WASHINGTON - Former Minneapolis police officer Derek Chauvin invoked his constitutional right against self-incrimination Thursday and did not testify in his defense in the death last year of a Black man, George Floyd, whom Chauvin pinned down on a city street by pressing his knee on Floyd’s neck for more than nine minutes.
Chauvin, 45, is facing murder and manslaughter charges in the high-profile case that triggered worldwide protests against police abuse of minorities. He told trial Judge Peter Cahill he had extensively discussed whether to testify with his attorney, Eric Nelson, but decided on his own not to.
He accepted Cahill’s offer to read a standard legal instruction to the 12-member jury that it should not draw any implication from Chauvin’s decision not to testify.
The defense wrapped up its case Thursday shortly after Chauvin expressed his decision. It was the first time that Chauvin, who is white and was a 19-year veteran of the Minneapolis police force before he was fired in the aftermath of Floyd’s death, had spoken at the three-week trial.
The jury will hear closing arguments Monday and then begin deliberations.
Chauvin’s decision to not testify was perhaps not surprising. If he had given his explanation of why he held down Floyd, 46, who was already handcuffed, he also would have subjected himself to a pointed cross-examination from prosecutors who could have asked him detailed questions about his actions last May 25 and reviewed videos of the incident.
In another development, Cahill rejected an attempt by prosecutors to introduce new evidence to show that the carbon monoxide level in Floyd’s blood was normal. Such evidence has been available for weeks but was not introduced earlier during the 11 days the prosecutors presented their case.
The prosecutors wanted to use the information to rebut testimony Wednesday from defense witness David Fowler, a pathologist and former Maryland chief medical examiner, who suggested carbon monoxide might have contributed to Floyd’s death since he was lying on the ground near the exhaust pipe of a police cruiser.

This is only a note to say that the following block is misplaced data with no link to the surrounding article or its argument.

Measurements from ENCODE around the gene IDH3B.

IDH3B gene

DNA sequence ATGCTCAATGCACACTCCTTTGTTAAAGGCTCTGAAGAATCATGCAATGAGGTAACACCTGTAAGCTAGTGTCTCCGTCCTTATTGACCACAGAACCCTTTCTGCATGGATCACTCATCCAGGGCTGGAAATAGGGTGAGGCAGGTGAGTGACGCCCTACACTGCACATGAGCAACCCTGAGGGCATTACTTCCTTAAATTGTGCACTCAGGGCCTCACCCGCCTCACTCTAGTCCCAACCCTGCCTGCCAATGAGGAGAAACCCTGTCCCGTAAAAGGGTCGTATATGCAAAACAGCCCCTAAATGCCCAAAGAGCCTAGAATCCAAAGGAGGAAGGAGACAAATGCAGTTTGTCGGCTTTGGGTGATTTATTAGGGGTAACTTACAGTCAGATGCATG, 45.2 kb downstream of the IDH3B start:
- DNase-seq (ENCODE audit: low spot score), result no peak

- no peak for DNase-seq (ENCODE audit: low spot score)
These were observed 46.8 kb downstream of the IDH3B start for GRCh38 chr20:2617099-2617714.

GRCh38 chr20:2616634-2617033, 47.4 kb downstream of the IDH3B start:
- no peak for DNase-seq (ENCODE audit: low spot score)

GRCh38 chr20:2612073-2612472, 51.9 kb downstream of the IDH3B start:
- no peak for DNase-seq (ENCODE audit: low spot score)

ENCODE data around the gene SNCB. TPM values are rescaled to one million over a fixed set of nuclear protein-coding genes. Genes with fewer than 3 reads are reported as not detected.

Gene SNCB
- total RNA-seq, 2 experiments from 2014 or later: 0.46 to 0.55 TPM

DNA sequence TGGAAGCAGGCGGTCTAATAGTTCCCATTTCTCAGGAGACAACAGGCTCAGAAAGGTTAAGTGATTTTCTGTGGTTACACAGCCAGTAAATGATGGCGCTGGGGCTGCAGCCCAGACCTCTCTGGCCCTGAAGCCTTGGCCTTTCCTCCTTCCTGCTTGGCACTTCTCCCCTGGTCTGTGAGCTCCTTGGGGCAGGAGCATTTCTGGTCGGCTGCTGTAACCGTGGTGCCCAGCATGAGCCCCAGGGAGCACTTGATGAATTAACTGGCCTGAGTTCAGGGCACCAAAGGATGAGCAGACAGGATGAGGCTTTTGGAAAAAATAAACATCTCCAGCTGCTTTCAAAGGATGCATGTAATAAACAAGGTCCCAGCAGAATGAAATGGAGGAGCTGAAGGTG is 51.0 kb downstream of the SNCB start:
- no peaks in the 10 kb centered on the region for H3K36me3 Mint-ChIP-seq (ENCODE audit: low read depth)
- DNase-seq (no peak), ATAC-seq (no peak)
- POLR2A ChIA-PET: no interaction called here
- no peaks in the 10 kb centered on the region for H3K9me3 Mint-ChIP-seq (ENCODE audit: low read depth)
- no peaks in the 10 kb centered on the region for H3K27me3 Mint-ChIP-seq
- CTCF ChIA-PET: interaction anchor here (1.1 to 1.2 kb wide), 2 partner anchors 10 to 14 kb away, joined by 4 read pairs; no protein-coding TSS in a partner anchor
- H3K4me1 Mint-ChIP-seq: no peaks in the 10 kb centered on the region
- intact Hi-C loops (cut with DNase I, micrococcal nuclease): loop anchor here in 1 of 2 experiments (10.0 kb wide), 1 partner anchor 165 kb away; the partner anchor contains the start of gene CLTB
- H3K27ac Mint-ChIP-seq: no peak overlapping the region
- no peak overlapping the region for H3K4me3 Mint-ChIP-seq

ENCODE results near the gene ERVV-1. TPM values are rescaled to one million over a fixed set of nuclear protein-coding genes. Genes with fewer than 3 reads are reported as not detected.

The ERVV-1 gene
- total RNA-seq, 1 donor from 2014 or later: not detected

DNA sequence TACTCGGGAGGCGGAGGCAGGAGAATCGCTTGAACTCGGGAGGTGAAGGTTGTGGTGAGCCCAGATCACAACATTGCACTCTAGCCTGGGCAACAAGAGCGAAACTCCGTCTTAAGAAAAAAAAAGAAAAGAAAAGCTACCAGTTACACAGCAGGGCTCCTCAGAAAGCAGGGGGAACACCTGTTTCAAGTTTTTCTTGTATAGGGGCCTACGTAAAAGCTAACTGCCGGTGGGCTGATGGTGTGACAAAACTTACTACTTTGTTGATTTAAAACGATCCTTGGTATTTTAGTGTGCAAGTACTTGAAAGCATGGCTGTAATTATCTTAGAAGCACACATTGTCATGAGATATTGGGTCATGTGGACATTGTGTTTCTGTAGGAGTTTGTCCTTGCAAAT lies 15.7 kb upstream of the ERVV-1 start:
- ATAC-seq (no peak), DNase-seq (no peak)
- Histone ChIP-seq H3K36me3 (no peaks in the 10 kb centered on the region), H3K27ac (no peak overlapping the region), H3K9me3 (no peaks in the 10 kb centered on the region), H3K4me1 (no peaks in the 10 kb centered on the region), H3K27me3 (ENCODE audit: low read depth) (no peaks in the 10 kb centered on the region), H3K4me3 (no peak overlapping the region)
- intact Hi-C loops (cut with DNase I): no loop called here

Cause of death
The cause of Floyd’s death is in question at the trial, with prosecutors claiming Chauvin violated his police training by pinning down Floyd and effectively killed him by blocking his air passage.
The defense contends Floyd died from a heart attack brought on by high blood pressure and underlying drug use, not from the way Chauvin arrested him on suspicion of passing a counterfeit $20 bill.
Cahill warned prosecutors he would declare a mistrial if a rebuttal witness they called for testimony Thursday “even mentions” the existence of any previously undisclosed tests showing that Floyd had a normal amount of carbon monoxide in his blood.
The witness, pulmonologist Martin Tobin, told the jury, without mentioning the specific tests in question, that he did not believe any carbon monoxide in Floyd’s body was as high as Fowler suggested was possible.
Fowler had testified that Floyd’s heart condition and drug use played a “significant” role in his death, as the defense continued to try to raise doubt about the prosecution’s claim that the policeman alone was responsible for Floyd’s death.
High blood pressure
Fowler told the jury that Floyd’s blood pressure was “out of control” when Chauvin restrained him.
A medical technician testified this week that Floyd had very high blood pressure of 216 over 160 during the incident that led to his death, which Fowler said was “much higher than I would expect.”
Fowler said traces of fentanyl and methamphetamine in Floyd’s blood system, as well as his possible “carbon monoxide poisoning” from the exhaust fumes of the police vehicle that Floyd was lying against, also could have contributed to his death.
Defense attorney Nelson has tried to undercut prosecution testimony and evidence that Chauvin asphyxiated Floyd by restricting the air passage in Floyd’s neck as he repeatedly gasped that he could not breathe.
Prosecution witnesses earlier in the trial said Chauvin violated his police training in the way he restrained Floyd and that he killed Floyd by pinning him down for more than nine minutes, continuing even after Floyd appeared to have stopped breathing.
Chauvin has pleaded not guilty to murder and manslaughter charges. If convicted, he could face years in prison. Three other former police officers who played various roles in detaining Floyd are awaiting trial in the case, but their charges could be dropped if Chauvin is acquitted.